Although Kendra was not involved in a formal mentoring program, she was engaged in an informal mentoring process with Sandra which allowed her to develop confidence and success at a very critical time in her career. All this came about because Sandra had approached her and essentially offered to informally mentor her at a time when she needed it most.
The profound influence of a mentor's candid in-person feedback can dramatically transform one's personal perspectives and worldview, build self-confidence, and add to one's professional competence.
Some mentees say that mentoring gives them exposure to people and ideas they would never have encountered on their own. Others find that their mentor's belief in them gives them strength and bolsters their courage in taking risks. Some report that mentoring helps demystify their profession, organization, or job. Still others find the benefit of mentoring a way to jump-start their learning process in new and unfamiliar areas.
THE PROCESS OF MENTORING
Mentoring occurs every day in many places and spaces. Mentoring relationships can look very different depending on the people involved. Although spontaneous and informal mentoring can have great results, in this book we focus on a way to intentionally find and nurture mentoring relationships that will help you achieve specific and satisfying results.
As already mentioned, research has taught us a lot about how adults learn best and what makes good mentoring. The bar on mentoring practice has risen considerably over the years as a result. We now know, for example, the kind of preparation and work that both mentor and mentee need to engage in to develop a good relationship, set goals, work to achieve them, and create a satisfying result to their work together. This knowledge has been shaped into a four-stage model, which I first introduced in The Mentor's Guide, and provides a framework for managing the life cycle of a mentoring relationship.
Do you really need a model? Does it seem artificial? Sometimes working with a model can seem awkward or unnatural. If you are concerned about this you are not alone. A number of the people we interviewed explained that although they were initially wary of using a model, they found that it provided them with the fundamentals and a solid structure that made a dramatic difference in the outcomes of the mentoring and helped them derive more satisfaction and learning from their relationships.
The model I presented in The Mentor's Guide sets out four phases of the mentoring relationship: (1) preparing (getting ready), (2) negotiating (establishing agreements), (3) enabling (doing the work), and (4) coming to closure (integrating the learning and moving forward). The phases build on one another to form a predictable developmental sequence that varies in length from one relationship to another. These stages often merge into one another, and as you work together with your mentor you may be unaware that you have progressed from one phase to another.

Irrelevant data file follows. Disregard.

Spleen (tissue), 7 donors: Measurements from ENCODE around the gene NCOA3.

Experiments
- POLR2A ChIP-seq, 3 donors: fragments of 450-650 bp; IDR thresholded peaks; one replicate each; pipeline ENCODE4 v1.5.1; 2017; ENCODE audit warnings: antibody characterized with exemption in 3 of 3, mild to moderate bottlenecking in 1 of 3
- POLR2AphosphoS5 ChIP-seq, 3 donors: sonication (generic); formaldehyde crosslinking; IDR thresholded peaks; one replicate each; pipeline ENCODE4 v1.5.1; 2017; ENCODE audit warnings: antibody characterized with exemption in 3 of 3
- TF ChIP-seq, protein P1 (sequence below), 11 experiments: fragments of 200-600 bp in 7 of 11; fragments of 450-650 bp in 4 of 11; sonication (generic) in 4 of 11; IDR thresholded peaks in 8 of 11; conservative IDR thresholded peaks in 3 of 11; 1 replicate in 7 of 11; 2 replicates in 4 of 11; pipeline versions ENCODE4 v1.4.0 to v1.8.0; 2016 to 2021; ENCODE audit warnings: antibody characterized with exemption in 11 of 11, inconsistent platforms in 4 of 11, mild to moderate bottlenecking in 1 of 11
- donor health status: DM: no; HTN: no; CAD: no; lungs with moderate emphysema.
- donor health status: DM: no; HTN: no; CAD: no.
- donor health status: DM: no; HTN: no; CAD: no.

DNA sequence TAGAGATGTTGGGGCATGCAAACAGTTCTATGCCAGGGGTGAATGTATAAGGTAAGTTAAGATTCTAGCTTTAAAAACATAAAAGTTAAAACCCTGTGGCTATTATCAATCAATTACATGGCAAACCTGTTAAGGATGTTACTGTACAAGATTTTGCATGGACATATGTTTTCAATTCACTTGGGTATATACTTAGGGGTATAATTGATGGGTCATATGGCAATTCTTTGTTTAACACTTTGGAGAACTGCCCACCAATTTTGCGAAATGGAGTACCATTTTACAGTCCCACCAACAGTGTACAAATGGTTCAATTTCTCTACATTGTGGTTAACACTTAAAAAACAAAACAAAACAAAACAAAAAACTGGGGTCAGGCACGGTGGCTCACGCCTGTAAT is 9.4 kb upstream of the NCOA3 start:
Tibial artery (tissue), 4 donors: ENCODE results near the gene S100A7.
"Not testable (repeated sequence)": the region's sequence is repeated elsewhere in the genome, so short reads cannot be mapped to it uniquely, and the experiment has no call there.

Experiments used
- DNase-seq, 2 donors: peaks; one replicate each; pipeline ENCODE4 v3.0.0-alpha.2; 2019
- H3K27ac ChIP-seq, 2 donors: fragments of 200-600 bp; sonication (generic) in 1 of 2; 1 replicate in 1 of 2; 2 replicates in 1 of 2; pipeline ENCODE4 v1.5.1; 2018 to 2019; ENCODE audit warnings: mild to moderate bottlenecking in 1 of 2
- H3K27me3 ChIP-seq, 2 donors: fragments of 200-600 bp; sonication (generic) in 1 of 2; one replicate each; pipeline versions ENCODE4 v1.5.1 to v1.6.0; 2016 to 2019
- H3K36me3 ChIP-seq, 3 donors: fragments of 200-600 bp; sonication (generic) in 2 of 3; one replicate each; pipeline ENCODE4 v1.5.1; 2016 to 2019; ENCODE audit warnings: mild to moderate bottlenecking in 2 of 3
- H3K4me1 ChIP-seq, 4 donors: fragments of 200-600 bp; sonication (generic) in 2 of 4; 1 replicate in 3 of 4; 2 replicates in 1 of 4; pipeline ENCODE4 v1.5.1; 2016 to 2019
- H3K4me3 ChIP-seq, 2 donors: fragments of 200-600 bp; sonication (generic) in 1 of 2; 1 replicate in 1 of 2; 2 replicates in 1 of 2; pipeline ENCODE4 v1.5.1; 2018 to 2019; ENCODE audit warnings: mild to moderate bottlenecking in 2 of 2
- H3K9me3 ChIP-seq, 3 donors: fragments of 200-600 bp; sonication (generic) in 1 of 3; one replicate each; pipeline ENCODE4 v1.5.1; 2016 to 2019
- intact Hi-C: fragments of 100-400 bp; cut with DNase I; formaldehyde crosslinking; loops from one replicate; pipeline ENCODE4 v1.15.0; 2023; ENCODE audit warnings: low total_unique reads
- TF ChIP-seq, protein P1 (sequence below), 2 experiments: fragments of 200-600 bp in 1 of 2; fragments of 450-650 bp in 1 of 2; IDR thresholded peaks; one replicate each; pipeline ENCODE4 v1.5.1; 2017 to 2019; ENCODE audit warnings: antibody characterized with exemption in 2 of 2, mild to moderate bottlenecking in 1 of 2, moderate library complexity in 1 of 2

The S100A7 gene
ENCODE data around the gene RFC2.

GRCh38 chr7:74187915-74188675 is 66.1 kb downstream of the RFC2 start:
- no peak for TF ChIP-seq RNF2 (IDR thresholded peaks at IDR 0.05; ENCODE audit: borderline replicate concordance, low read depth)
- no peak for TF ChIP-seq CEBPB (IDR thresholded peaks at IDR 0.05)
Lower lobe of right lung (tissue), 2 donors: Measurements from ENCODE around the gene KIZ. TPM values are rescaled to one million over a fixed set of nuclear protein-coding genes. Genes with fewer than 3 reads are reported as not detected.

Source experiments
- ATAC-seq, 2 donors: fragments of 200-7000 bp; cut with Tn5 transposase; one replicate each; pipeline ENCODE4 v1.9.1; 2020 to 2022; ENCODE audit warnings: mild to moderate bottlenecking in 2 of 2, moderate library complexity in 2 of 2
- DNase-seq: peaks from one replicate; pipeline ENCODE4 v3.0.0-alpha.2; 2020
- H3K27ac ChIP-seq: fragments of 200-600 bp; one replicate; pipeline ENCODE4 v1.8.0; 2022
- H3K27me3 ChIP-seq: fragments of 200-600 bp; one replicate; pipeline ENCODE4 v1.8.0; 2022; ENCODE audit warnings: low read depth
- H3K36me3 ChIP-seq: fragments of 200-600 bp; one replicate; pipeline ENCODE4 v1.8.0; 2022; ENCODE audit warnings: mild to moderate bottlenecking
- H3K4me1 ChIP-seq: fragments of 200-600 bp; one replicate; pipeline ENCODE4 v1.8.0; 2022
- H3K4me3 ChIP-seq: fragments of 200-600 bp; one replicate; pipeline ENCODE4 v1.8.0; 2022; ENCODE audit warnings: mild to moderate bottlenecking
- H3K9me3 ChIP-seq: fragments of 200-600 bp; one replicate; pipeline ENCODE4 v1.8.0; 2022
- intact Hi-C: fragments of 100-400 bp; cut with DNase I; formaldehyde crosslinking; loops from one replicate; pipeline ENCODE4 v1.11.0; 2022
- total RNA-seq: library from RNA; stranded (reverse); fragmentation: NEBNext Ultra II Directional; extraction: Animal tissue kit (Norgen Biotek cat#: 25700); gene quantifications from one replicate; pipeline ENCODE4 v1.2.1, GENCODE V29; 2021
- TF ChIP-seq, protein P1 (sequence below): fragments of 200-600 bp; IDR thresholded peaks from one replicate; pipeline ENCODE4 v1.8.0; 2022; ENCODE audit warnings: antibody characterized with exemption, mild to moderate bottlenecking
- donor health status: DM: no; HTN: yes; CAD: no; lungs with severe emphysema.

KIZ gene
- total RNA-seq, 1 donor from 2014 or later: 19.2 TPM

The Four-Stage Mentoring Cycle
Here are the four stages in more detail.
This is the getting ready phase. It involves preparing yourself for mentoring and preparing the relationship. This phase therefore occurs individually and then jointly. Each partner examines his or her motivations and engages in self-reflection to determine what he or she is expecting from the relationship. Partners then enter into a dialogue and explore these issues together. For mentees, it is especially important at this phase that you honestly examine what you want to learn and how you learn best. The more self-knowledge you have the more prepared you will be to approach the job of defining appropriate and realistic goals. You will be able to come to the relationship with your mentor as a full partner with an agenda of your own. This phase is discussed in Chapters Two and Three.
This is the establishing agreements phase, in which mentoring partners discuss details and agree upon goals, processes, and ground rules. The work that takes place during this phase lays the foundation for the relationship. An important aspect of this phase is establishing trust, and to that end it is important that mentoring partners discuss confidentiality. Another issue that should be addressed during this phase is setting realistic boundaries for your time together to ensure that your work is not derailed by discussions of personal issues. Finally, this is the time in which you set up the logistics of your work, agreeing on questions such as: How often will we meet? Where and for how long? What are target dates for achieving specific goals? You will learn more about this phase in Chapter Four.